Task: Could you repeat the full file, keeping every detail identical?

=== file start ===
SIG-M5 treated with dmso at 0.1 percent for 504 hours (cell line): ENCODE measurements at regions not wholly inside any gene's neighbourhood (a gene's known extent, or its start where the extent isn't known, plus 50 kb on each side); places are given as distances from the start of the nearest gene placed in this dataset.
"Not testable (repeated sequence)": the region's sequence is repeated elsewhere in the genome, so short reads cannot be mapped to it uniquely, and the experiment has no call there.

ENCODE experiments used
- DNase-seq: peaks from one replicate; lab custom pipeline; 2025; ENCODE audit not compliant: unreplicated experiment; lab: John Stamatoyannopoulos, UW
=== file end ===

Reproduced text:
SIG-M5 treated with dmso at 0.1 percent for 504 hours (cell line): ENCODE measurements at regions not wholly inside any gene's neighbourhood (a gene's known extent, or its start where the extent isn't known, plus 50 kb on each side); places are given as distances from the start of the nearest gene placed in this dataset.
"Not testable (repeated sequence)": the region's sequence is repeated elsewhere in the genome, so short reads cannot be mapped to it uniquely, and the experiment has no call there.

ENCODE experiments used
- DNase-seq: peaks from one replicate; lab custom pipeline; 2025; ENCODE audit not compliant: unreplicated experiment; lab: John Stamatoyannopoulos, UW